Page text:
Which Christmas Movie Deserves a Marathon Run on TV?

Which Christmas Movie Deserves a Marathon Run on TV?

Dec 21, 2012

Eventually, the tradition of watching A Christmas Story over and over and over during one night of the holiday season is going to be holiday canon. Just as you can't celebrate the birth of Jesus without a decorated tree and stockings and egg nog, you won't be able to ignore Bob Clark's 1983 classic. There will be songs about it, like "Oh, A Christmas Story," and "Simply Having a Wonderful Christmas Story Marathon Viewing TIme," and there will also be a Claymation special where Rudolph is all upset because DirecTV is in a standoff with TBS and he can't watch the movie even once let alone 12 times.  

A Christmas Story is great. It's a national treaure as much as it's a Christmas staple. In fact, the Library of Congress just selected it for presevation and added it to the National Film Registry. It joins It's a Wonderful Life and Miracle on 34th Street there. Of these two, the former is traditionally aired on NBC Christmas Eve and the latter is part of AMC's holiday movie programming. But neither gets the sort of treatment that A Christmas Story does, although 34th Street has been marathoned in the past. So has Scrooged. Why hasn't either become cemented the way Ralphie and family have?

The other day, Film School Rejects writer Nathan Adams used his weekly "Overrated/Underpraised" column to propose another film deserving a marathon this time of year: Gremlins. Is it no longer popular? Is it not family friendly enough? Adams writes, "Despite the fact that the movie is set during Christmas, and is about the perfect Christmas present just as much as A Christmas Story is, its horror elements have kept it from getting into the regular holiday rotation."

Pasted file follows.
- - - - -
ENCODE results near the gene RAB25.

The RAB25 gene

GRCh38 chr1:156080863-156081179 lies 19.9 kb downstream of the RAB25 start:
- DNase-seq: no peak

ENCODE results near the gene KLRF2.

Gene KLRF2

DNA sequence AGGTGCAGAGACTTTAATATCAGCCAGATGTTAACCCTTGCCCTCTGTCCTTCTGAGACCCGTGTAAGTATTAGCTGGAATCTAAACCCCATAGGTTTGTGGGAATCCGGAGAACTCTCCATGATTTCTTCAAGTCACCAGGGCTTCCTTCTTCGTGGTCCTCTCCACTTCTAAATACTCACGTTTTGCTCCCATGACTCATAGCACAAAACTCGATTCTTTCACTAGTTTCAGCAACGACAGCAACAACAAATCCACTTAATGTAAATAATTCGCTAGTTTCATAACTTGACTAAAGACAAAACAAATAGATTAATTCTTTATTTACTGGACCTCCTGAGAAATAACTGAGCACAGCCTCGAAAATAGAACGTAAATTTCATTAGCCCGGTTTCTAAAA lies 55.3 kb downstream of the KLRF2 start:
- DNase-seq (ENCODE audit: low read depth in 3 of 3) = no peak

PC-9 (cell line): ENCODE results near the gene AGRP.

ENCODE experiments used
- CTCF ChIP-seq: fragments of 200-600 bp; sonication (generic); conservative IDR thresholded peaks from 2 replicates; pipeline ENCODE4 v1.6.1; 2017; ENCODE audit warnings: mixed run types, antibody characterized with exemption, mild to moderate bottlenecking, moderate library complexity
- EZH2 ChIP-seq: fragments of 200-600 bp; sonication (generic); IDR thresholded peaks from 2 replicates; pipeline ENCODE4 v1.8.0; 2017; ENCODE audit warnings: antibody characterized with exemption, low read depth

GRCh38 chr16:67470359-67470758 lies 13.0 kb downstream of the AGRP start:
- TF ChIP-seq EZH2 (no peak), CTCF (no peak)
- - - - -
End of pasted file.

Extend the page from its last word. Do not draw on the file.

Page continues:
If Gremlins is too scary for the holiday -- not necessarily because of the little monsters so much as the story Kate (Phoebe Cates) tells about her father -- what other Christmas movies are worthy of a marathon? I figure a lot of people will go with Die Hard (which sadly didn't make it on the NFR this year in spite of a strong campaign). Other ideas include any of those we've listed as "The Five Best Christmas Movies to Watch with Your Kids." Also, Love Actually, Rocky IV and Bob Clark's other holiday classic, Black Christmas, would all make great marathons for the right cable station. 

Just nobody do a marathon of the awful-looking A Christmas Story 2

 

 

Which Christmas movie deserves its own marathon on TV?

Here are some responses received so far via Twitter:

 

 

 

 

 

 

 

 

 

 

 

 

 

 

 

 

 

 

Join the next discussion on Twitter by following Christopher Campbell (@thefilmcynic) and Movies.com (@Moviesdotcom).

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